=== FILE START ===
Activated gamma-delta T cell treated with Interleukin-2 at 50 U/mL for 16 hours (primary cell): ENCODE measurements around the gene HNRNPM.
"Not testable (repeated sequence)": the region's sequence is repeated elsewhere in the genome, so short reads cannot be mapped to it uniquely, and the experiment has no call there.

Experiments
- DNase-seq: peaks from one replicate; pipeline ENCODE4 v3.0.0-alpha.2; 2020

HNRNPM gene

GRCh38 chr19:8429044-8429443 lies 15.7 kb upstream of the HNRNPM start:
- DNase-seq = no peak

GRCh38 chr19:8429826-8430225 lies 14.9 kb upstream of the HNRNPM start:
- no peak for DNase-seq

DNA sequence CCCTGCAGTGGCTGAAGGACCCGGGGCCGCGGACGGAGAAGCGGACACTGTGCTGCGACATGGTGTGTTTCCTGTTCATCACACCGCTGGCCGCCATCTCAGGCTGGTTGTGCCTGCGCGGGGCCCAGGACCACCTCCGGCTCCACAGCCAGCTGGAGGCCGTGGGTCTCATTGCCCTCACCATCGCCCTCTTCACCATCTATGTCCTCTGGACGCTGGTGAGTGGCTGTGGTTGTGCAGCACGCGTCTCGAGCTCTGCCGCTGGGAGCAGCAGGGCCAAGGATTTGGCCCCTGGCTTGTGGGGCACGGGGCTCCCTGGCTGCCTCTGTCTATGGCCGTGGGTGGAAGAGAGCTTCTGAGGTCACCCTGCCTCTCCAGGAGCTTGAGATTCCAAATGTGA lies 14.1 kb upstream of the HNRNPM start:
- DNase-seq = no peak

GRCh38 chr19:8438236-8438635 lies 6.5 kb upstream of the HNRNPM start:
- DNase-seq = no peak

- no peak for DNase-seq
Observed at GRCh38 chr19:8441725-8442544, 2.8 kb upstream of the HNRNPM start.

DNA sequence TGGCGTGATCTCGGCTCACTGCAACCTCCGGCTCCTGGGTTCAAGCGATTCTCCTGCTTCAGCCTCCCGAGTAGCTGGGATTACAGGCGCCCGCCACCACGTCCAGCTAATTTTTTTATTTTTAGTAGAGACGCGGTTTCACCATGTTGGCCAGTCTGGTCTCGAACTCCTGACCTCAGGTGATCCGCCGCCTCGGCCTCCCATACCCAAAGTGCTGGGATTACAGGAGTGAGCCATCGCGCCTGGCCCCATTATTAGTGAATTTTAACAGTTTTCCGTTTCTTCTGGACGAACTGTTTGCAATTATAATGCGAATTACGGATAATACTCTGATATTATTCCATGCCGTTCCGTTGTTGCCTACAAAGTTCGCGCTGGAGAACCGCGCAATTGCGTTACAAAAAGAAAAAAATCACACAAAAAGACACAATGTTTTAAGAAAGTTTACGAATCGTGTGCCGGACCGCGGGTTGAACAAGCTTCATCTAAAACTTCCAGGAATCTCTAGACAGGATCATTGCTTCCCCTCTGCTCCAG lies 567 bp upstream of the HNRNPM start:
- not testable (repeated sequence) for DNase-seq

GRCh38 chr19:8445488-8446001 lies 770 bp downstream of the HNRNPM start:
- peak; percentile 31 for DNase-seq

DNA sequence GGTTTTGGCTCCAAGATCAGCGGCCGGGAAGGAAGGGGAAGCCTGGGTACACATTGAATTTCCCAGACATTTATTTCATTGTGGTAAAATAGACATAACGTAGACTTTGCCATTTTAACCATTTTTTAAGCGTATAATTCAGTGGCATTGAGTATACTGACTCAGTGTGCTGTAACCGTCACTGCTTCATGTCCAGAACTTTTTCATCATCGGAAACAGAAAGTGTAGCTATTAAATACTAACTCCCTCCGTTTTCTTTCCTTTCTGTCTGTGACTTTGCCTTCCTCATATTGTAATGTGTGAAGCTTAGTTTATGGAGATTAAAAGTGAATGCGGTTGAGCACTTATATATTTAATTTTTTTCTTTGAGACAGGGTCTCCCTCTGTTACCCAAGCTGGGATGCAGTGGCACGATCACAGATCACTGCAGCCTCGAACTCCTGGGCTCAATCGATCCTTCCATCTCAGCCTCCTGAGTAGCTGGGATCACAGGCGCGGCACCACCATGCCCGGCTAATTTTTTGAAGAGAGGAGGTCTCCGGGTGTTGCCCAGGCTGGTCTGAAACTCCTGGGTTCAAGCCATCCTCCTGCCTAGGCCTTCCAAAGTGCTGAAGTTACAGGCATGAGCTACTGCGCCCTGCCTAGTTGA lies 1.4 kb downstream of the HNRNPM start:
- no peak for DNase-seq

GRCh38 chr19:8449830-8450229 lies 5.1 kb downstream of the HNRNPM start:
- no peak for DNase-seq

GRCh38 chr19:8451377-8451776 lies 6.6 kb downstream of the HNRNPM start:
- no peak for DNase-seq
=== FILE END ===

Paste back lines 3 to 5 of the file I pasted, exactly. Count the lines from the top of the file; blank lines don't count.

Experiments
- DNase-seq: peaks from one replicate; pipeline ENCODE4 v3.0.0-alpha.2; 2020

HNRNPM gene